Over one hundred volunteers turned out from 3-8 pm at the QCCA Expo Center in Rock Island, IL Tuesday March 3, 2009 to help prepare sapling oak and pecan trees to be distributed and planted throughout six states this spring.
The effort is part of Living Lands and Waters 1 Million Trees Project started in the fall of 2007, with goal of growing 1 million trees in the next 5 -10 years.
Education Coordinator, Tammy Becker, stated, "The main motivation behind this effort was to plant trees to create a food source for wildlife. Because over the years we've lost a lot of our hardwoods that produce nuts and fruits. Trees also help clean the air we breathe and when planted near water they help reduce erosion and clean the water before it hits the waterway."
These trees were grown from seeds at a LLW nursery in Beardstown, IL and included six varieties of Oak and one Pecan tree.
According to Programs Coordinator Denise Mitten, organizers and volunteers were working on bagging and sorting close to 100,000 trees over two days. Volunteer efforts continue on Wednesday March 4 from 3 to 8 p.m. and organizers say the advance volunteer call ins for Wednesday's second shift are not as full as they would like.
Volunteers can show up to the QCCA Expo Center at 2621 4th Ave., Rock Island, IL or call 309-236-6279. More info can be found at www.livinglandsandwaters.org
Kirwan Cox and a crew from EyeSteel Films (www.eyesteelfilms.com) visit Hunter's Club in Rock Island, IL. The Canadians were here to film a portion of a documentary they are producing for the Canadian version of History Channel about John Vincent Atanasoff. Atanasoff testified in the seminal 1970's Rand Sperry patent trial over the rights to the fundamental elements of modern computing. Atanasoff, a mathematician professor from Iowa State in Ames testified that he conceived of the four principles of the modern calculator as it was known at the time.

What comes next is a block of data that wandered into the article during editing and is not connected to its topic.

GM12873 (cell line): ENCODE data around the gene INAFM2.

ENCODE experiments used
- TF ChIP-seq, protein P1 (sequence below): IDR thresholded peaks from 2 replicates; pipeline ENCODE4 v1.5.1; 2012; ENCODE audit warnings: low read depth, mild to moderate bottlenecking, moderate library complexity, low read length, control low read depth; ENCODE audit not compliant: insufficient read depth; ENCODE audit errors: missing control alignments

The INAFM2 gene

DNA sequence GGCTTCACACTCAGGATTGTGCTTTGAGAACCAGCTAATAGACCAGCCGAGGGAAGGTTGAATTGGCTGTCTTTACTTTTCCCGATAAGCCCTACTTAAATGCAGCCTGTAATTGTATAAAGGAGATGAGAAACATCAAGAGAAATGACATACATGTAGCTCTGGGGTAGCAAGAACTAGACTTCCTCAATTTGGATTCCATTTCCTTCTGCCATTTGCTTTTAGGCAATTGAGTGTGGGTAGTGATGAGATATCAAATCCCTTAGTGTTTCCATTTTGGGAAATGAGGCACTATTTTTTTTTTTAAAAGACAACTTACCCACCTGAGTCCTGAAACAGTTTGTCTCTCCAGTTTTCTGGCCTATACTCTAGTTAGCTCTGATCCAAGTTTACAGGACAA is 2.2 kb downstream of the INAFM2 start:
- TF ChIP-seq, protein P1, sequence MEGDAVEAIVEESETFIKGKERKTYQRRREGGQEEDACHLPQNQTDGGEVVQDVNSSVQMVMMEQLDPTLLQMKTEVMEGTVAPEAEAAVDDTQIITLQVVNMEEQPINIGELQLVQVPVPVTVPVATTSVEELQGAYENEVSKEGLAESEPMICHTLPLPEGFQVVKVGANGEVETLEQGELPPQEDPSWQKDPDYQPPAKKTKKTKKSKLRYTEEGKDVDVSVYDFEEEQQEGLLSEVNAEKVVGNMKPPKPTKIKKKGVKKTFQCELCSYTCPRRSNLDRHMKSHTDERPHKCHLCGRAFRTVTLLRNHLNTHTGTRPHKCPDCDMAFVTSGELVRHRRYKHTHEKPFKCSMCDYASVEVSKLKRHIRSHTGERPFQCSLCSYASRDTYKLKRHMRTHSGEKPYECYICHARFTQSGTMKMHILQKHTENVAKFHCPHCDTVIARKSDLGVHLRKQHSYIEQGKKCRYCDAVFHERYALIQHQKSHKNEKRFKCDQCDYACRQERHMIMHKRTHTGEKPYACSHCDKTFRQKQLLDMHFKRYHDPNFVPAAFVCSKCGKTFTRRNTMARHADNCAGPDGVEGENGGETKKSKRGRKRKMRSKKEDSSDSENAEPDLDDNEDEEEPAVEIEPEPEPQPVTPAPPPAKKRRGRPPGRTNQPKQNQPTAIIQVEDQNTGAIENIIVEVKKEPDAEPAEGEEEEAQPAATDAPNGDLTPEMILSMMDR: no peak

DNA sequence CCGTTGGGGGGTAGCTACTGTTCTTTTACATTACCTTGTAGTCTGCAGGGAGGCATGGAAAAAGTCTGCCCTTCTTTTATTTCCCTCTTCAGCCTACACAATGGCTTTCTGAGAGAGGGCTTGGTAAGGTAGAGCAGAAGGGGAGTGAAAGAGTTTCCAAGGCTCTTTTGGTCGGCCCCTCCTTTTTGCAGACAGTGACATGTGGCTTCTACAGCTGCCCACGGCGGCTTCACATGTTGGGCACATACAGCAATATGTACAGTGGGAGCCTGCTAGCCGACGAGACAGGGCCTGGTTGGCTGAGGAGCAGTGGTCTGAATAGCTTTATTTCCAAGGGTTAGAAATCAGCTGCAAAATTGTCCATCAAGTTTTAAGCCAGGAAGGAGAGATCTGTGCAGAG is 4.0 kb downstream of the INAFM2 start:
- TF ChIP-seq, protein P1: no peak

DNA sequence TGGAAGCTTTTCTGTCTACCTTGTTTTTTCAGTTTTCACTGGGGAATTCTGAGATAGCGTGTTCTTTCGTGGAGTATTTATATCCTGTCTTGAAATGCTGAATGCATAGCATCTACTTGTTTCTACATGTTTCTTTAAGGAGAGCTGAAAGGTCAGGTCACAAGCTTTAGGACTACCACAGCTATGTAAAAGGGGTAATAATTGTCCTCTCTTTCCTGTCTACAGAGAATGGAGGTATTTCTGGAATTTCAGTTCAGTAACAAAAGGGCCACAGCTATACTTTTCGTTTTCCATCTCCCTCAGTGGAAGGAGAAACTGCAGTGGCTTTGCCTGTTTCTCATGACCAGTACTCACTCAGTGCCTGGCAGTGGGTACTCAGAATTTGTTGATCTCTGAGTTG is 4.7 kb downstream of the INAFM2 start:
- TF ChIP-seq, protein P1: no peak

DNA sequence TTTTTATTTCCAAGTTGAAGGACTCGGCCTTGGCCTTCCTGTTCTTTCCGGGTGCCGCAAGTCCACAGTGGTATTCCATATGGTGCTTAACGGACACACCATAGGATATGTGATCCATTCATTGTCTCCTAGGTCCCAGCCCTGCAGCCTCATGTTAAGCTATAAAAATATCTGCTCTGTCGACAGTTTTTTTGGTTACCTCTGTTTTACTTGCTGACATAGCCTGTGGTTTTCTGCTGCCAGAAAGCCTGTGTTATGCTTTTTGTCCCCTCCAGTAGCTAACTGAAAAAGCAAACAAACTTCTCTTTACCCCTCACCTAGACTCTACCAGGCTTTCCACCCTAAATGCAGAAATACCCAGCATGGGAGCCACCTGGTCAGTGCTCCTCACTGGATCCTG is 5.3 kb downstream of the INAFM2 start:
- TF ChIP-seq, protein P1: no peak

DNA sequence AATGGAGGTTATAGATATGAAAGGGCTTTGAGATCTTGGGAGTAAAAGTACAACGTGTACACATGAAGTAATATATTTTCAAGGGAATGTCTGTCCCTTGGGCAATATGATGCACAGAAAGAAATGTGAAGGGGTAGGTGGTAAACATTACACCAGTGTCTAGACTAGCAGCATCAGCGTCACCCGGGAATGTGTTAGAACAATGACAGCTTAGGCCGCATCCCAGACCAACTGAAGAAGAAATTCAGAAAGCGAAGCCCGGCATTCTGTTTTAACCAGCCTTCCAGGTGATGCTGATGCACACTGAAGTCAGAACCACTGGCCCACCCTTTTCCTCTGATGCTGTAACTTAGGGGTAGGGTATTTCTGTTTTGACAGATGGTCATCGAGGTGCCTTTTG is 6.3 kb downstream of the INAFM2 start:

1. Binary arithmetic 1's and 0's rather than decimal arithmetic.
2. Use regenerative memory to store information.
3. Use logic instead of enumeration of numbers.
4. Use vacuum tubes to count.
Using vacuum tubes meant electrons which became resistors.
The invalidation of Sperry IBM's patent claim 30 years after Atanasoff conceived the ideas allowed innovation to prosper and changed the world foerver, says producer and historian Kirwan Cox from Montreal, CA.
His crew filmed a visit from Intel researchist Dr. John Gustafson, who built the replica of the BerryAtanasoff computer. Dr. Gustafson had never been to Hunter's. His first visit to the hallowed ground of where modern age computing concepts were born was captured on film for the documentary.
In this clip Kirwan Cox talks about how Atanasoff came to Rock Island in the winter of 1937, the importance of his stop at Hunter's, and how he feels he has proven Hunter's is the famous "roadhouse" Atanasoff testified he conceived the basics of modern day computers.
Hunter's owner Brad Emmert talks about Paul Fessler who explained the intent of the film makers. Fessler is cited by Cox to have recorded an audio interview with Dr. Atanasoff who shared with him the details of the route he took across the Mississippi River.
A diverse crowd of protesters gathered at the corner of Brady and Locust streets in central Davenport today, unified in their contempt for last year's bailouts and this year's stimulus bill approved by Congress and signed by Obama last week. (The bill is the H.R.1—American Recovery and Reinvestment Act of 2009, and can be read at http://www.opencongress.org/bill/111-h1/show. The following story includes a 4 minute video log of interviews at the protest.)
its scope and depth, one might expect that St. Ambrose University's
Darwin Project started with a big idea. After all, 2009 is the 150th
anniversary of the original publication of Charles Darwin's On
the Origin of the Species,
as well as the 200th anniversary of its author's birth. (Both he
and Abraham Lincoln were born on February 12, 1809.)
Library, a program originally developed by Dolly Parton's
not-for-profit organization, is coming to the Quad Cities. United Way
of the Quad Cities Area is sponsoring the program, which sends one
book per month to children through age five. Books are chosen with
skill levels specific to those ages.